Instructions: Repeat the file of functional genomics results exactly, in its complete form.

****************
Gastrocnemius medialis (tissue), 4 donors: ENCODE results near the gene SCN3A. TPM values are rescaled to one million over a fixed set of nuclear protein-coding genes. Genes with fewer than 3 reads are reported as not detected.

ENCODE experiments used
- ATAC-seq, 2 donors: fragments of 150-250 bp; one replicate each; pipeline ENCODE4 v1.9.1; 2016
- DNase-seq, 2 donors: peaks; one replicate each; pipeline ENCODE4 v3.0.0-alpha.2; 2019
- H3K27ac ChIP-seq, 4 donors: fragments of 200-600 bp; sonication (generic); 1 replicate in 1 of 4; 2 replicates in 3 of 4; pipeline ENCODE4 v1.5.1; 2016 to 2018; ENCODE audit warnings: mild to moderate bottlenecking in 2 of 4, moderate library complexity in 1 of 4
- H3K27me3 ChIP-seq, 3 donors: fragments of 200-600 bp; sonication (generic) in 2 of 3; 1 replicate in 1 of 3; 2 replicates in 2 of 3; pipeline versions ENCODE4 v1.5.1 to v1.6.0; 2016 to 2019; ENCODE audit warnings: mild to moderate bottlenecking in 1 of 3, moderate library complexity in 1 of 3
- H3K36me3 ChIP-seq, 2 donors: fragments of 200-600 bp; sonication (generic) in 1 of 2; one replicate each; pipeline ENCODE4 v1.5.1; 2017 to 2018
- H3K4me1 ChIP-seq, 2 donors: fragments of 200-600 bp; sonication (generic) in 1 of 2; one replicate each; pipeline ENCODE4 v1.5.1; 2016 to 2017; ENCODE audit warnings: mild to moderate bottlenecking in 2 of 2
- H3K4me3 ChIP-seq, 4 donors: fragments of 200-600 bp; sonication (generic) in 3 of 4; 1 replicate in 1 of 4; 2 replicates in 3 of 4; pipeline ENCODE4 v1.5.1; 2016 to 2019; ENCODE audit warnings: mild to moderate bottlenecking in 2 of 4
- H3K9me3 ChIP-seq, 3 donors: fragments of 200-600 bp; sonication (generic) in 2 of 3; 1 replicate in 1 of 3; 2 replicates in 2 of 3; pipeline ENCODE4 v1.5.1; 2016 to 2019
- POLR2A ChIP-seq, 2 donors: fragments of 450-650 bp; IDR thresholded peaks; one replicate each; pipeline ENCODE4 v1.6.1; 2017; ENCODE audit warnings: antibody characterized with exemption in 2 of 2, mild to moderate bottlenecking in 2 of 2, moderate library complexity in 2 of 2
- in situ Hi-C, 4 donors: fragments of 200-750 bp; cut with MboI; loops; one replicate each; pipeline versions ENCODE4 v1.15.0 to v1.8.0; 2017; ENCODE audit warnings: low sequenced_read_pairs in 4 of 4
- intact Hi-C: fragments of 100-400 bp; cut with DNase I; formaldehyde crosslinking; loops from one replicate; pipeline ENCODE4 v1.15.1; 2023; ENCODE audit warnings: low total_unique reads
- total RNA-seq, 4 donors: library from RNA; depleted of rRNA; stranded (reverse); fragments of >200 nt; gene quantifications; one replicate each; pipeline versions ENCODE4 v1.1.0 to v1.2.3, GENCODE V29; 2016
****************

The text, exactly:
Gastrocnemius medialis (tissue), 4 donors: ENCODE results near the gene SCN3A. TPM values are rescaled to one million over a fixed set of nuclear protein-coding genes. Genes with fewer than 3 reads are reported as not detected.

ENCODE experiments used
- ATAC-seq, 2 donors: fragments of 150-250 bp; one replicate each; pipeline ENCODE4 v1.9.1; 2016
- DNase-seq, 2 donors: peaks; one replicate each; pipeline ENCODE4 v3.0.0-alpha.2; 2019
- H3K27ac ChIP-seq, 4 donors: fragments of 200-600 bp; sonication (generic); 1 replicate in 1 of 4; 2 replicates in 3 of 4; pipeline ENCODE4 v1.5.1; 2016 to 2018; ENCODE audit warnings: mild to moderate bottlenecking in 2 of 4, moderate library complexity in 1 of 4
- H3K27me3 ChIP-seq, 3 donors: fragments of 200-600 bp; sonication (generic) in 2 of 3; 1 replicate in 1 of 3; 2 replicates in 2 of 3; pipeline versions ENCODE4 v1.5.1 to v1.6.0; 2016 to 2019; ENCODE audit warnings: mild to moderate bottlenecking in 1 of 3, moderate library complexity in 1 of 3
- H3K36me3 ChIP-seq, 2 donors: fragments of 200-600 bp; sonication (generic) in 1 of 2; one replicate each; pipeline ENCODE4 v1.5.1; 2017 to 2018
- H3K4me1 ChIP-seq, 2 donors: fragments of 200-600 bp; sonication (generic) in 1 of 2; one replicate each; pipeline ENCODE4 v1.5.1; 2016 to 2017; ENCODE audit warnings: mild to moderate bottlenecking in 2 of 2
- H3K4me3 ChIP-seq, 4 donors: fragments of 200-600 bp; sonication (generic) in 3 of 4; 1 replicate in 1 of 4; 2 replicates in 3 of 4; pipeline ENCODE4 v1.5.1; 2016 to 2019; ENCODE audit warnings: mild to moderate bottlenecking in 2 of 4
- H3K9me3 ChIP-seq, 3 donors: fragments of 200-600 bp; sonication (generic) in 2 of 3; 1 replicate in 1 of 3; 2 replicates in 2 of 3; pipeline ENCODE4 v1.5.1; 2016 to 2019
- POLR2A ChIP-seq, 2 donors: fragments of 450-650 bp; IDR thresholded peaks; one replicate each; pipeline ENCODE4 v1.6.1; 2017; ENCODE audit warnings: antibody characterized with exemption in 2 of 2, mild to moderate bottlenecking in 2 of 2, moderate library complexity in 2 of 2
- in situ Hi-C, 4 donors: fragments of 200-750 bp; cut with MboI; loops; one replicate each; pipeline versions ENCODE4 v1.15.0 to v1.8.0; 2017; ENCODE audit warnings: low sequenced_read_pairs in 4 of 4
- intact Hi-C: fragments of 100-400 bp; cut with DNase I; formaldehyde crosslinking; loops from one replicate; pipeline ENCODE4 v1.15.1; 2023; ENCODE audit warnings: low total_unique reads
- total RNA-seq, 4 donors: library from RNA; depleted of rRNA; stranded (reverse); fragments of >200 nt; gene quantifications; one replicate each; pipeline versions ENCODE4 v1.1.0 to v1.2.3, GENCODE V29; 2016